Madchester: The iconic phase gets a new name but what else is in store for MDCR?Madchester: The iconic phase gets a new name but what else is in store for MDCR?

A new website, cryptic announcements, hints of big things and a new text friendly abbreviation. Is there still life in the Madchester brand? Katie Clare certainly thinks so.

The UK’s second largest city, Manchester has always been extraordinary significant as a cultural and artistic hub. Its arts sector spans theatre, architecture and the musical arts in their entirety. Often producing the next cultural phenomenon, the inventive and resourceful populaces of Manchester have decade after decade industriously melded their own unique sounds and fashions.

The mainstream media in London dips in and out of paying any serious attention to the styles and vibrations emanating from the North, often only seeming to notice when the North has already mixed it up and moved on. Not one for playing catch up the conventional media have often ignored or cartooned much of the creativity from the industrial cities outside of the London bubble: until a youthful cacophony of styles, sounds and drugs in the late 1980’s go so loud they couldn’t turn their back to it any more.

Whether you subscribe to dating Madchester to The Stone Roses playing the International 2 Chapter 22 benefit gig in May 1988 or to the release of The Happy Mondays Madchester EP in November 1989 or even to the night the aforementioned bands appeared on Top of the Pops, the Madchester scene’s origins date much further back into the acid house parties of the early 80’s. It was never about the flares, the t-shirts or Affleck’s Place. Madchester encapsulated a click of the fingers when everything just blended together: a certain swagger, a funky groove and a sense of harmony among huge numbers of people. It was the palpable feeling of unison between everyone dancing and creating: the barriers between everyone had melted away.

Madchester: The iconic phase gets a new name but what else is in store for MDCR?At the very end of November a website popped up – the page snapping open with Central Station Design’s instantaneously recognisable artwork and The Happy Mondays Hallelujah blaring out. It brought back vivid memories and put an end to all further keyboard striking until that last bit of Shaun’s single worded lecture and the tracks looping screams play out. The accompanying Facebook page has during December and January slowly filled with talk of MDCR, videos, a bit of internet toing and froing as well as little information morsels that hint at what the site might be a foundation for and to who’s behind this new Madchester. This MDCR.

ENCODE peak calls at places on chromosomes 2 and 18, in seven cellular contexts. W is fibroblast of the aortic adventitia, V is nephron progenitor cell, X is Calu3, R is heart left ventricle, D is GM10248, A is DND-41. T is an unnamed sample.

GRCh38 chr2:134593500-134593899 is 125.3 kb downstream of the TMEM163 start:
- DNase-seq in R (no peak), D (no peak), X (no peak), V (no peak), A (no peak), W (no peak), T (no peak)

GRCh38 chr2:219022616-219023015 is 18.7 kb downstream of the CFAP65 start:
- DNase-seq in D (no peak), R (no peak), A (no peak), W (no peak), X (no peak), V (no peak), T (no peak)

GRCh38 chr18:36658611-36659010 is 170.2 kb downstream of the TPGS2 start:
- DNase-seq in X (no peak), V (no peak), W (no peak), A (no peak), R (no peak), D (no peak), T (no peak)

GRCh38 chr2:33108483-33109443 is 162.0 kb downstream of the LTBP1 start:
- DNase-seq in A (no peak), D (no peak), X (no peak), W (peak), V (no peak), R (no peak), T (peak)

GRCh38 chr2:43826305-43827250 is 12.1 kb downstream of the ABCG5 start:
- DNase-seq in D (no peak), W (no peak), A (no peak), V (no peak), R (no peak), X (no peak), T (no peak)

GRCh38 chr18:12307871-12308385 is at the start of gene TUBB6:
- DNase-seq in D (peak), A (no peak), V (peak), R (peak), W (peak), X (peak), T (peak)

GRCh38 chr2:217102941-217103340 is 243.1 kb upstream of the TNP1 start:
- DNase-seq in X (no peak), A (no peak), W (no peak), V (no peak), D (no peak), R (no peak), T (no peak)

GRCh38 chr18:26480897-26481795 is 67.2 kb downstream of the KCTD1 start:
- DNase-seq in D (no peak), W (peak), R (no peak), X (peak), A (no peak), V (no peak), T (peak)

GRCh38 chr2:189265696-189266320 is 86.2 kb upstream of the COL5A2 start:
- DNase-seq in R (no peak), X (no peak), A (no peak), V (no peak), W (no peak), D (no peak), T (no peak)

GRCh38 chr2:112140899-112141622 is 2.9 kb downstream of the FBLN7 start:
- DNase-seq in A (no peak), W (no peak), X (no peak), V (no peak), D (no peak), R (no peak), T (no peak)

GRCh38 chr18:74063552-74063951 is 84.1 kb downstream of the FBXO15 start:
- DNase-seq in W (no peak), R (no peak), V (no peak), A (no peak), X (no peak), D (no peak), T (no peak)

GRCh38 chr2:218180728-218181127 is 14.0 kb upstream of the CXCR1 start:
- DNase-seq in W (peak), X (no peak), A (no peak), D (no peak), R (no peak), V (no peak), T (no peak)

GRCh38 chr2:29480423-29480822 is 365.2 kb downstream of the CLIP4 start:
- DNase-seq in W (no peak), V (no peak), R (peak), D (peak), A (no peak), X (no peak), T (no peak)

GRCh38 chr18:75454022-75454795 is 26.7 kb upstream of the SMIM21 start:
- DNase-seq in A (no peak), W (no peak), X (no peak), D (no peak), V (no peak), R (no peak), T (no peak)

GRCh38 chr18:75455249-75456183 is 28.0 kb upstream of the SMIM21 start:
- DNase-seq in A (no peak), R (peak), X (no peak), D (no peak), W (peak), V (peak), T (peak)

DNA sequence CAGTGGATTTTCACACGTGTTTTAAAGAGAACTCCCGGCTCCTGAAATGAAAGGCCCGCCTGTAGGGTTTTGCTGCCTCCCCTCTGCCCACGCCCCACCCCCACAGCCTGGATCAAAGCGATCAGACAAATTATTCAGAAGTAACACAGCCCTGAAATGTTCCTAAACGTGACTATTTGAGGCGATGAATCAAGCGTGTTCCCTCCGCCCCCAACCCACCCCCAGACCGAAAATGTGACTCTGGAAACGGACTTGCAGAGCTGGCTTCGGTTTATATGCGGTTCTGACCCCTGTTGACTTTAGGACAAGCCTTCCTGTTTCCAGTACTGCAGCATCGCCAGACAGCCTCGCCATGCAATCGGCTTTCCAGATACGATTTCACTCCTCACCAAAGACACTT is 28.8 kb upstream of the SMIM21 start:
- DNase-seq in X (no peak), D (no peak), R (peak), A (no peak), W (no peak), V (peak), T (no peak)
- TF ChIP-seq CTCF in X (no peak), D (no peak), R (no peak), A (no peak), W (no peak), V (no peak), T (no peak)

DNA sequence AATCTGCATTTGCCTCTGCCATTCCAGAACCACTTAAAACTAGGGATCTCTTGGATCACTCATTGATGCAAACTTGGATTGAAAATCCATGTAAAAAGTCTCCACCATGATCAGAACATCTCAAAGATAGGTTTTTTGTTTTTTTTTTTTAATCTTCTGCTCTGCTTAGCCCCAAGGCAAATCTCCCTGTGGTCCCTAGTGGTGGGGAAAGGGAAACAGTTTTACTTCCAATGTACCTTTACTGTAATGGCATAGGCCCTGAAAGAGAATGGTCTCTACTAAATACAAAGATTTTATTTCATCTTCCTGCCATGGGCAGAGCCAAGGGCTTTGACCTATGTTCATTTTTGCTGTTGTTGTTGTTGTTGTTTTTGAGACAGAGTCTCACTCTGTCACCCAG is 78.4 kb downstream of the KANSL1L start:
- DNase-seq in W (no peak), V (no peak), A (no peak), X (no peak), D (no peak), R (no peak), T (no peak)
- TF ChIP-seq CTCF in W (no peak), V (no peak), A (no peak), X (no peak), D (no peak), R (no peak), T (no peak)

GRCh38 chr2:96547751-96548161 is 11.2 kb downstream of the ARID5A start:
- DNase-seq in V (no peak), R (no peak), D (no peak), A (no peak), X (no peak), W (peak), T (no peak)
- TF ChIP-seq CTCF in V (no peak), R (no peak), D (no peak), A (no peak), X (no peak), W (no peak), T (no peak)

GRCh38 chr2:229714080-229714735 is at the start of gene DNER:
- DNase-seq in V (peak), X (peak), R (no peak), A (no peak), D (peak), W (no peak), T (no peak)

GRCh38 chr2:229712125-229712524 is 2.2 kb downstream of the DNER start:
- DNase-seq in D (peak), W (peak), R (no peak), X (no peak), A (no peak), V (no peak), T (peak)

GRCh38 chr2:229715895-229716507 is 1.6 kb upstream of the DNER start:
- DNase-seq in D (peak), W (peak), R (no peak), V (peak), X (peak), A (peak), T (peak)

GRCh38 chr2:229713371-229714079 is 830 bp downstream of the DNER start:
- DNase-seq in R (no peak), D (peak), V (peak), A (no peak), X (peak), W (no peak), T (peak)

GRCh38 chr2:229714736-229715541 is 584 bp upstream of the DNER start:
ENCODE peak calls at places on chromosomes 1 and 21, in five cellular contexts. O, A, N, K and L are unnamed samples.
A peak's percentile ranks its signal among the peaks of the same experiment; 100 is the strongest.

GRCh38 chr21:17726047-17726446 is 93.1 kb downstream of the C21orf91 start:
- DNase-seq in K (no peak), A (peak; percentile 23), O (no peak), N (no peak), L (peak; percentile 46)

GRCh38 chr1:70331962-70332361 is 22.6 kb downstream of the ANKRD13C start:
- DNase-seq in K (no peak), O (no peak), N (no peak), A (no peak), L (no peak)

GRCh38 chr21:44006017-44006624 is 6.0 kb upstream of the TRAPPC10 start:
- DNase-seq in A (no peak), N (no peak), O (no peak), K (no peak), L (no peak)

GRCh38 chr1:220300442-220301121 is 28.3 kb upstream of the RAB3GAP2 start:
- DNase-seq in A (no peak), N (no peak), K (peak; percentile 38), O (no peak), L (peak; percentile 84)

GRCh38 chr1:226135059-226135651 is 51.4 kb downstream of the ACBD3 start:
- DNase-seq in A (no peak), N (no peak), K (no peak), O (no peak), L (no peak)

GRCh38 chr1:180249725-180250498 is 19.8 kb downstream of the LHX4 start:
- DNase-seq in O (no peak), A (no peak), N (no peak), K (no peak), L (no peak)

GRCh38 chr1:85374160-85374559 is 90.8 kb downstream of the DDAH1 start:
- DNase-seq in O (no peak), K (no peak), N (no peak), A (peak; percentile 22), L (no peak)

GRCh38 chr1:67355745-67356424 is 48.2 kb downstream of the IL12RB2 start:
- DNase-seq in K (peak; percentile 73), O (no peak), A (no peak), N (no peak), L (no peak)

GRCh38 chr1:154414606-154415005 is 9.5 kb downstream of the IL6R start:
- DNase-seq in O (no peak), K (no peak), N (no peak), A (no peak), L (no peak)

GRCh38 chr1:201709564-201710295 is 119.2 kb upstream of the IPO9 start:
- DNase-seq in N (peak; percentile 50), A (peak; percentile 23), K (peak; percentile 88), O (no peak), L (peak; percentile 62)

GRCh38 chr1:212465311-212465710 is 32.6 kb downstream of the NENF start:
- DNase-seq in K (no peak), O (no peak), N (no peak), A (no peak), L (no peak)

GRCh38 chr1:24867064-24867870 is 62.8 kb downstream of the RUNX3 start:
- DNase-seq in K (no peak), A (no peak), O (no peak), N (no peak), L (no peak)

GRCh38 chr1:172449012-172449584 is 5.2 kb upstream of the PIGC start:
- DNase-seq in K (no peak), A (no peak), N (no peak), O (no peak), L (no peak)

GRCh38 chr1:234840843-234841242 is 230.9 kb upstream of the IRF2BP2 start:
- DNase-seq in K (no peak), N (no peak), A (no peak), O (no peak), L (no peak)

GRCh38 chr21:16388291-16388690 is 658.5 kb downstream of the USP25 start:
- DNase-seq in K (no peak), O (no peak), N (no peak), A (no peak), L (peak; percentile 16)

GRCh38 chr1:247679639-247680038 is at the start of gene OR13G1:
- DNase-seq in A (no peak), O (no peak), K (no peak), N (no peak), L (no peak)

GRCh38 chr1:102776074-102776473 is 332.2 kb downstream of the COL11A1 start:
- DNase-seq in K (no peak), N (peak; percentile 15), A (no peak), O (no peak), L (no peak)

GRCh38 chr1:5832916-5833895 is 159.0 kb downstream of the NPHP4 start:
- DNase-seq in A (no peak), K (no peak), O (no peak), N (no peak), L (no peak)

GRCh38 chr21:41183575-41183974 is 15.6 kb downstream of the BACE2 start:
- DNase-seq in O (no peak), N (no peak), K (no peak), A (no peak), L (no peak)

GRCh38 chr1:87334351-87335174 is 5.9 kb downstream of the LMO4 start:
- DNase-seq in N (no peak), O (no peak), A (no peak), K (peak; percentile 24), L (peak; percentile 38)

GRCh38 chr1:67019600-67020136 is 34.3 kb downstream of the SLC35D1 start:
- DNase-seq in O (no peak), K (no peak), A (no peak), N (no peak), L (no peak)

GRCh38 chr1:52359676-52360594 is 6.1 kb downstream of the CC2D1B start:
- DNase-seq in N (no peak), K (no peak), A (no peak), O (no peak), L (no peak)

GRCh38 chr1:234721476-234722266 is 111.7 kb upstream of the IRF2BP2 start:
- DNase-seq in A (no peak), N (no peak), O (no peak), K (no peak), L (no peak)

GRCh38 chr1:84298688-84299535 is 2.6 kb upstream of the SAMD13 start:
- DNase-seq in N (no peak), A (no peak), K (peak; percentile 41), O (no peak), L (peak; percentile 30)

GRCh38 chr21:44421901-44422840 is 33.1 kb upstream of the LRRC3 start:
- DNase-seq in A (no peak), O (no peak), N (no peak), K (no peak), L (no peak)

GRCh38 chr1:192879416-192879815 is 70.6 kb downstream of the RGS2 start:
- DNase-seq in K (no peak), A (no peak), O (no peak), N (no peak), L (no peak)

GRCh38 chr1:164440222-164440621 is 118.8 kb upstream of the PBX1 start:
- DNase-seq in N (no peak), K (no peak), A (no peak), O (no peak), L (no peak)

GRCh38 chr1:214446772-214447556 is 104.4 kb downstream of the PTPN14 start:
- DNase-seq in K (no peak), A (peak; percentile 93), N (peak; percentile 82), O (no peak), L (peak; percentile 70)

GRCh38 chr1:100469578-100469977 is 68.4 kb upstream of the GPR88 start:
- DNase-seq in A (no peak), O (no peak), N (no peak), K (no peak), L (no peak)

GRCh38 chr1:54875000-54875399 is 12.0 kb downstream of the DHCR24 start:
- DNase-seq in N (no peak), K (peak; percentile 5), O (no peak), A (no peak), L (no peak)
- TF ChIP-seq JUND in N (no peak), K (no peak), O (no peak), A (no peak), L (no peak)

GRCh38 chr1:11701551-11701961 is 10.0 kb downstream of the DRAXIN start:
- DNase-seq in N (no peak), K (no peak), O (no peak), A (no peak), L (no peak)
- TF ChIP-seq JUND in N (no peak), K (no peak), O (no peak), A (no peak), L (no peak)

‘We are the new tourist board for all things MADCHESTER or as we prefer to be known MDCR we don’t live in the past but the benefits of being called Madchester far outweigh being called Manchester’, a  representative for the site wrote. ‘We represent the city of Manchester from the restaurants to the bars and clubs (from) the chip shops to the football.’

So who are MDCR and what is it? Although no definitive public statements have been made the site implies strongly that the brothers behind MDCR are those behind not only the significant Manchester fashion label Gio-Goi but also many an unforgettable night of excess, Anthony and Chris Donnelly. There are mentions of gigs, events and even clothing – the announcement for the first of these is due any day.

Whatever the output MDCR decides to produce it is great to see that the people and city of Manchester, which never stopped moving forward and never quit being creative, continues to be a city of diverse, remarkable and dynamic cultural significance that can embrace but will not be tied to a phrase from its past.


You can sign up for info on the website’s home page and join the Facebook page for regular postings and interactions.

All words by Katie Clare. More writing by Katie on Louder Than War can be found at her author’s archive. She can also be found on Twitter where she tweets as @tokyo_katie.

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  1. I think most people would dispute the statistic that Manchester is the UK’s ‘ninth largest city’. This figure probably refers to the population of the Manchester City Council area alone: it’s not the population of the conurbation that most people would consider to be the city.

    Wikipedia says it’s the country’s ‘second most populous urban area’, which I think would be more like it.


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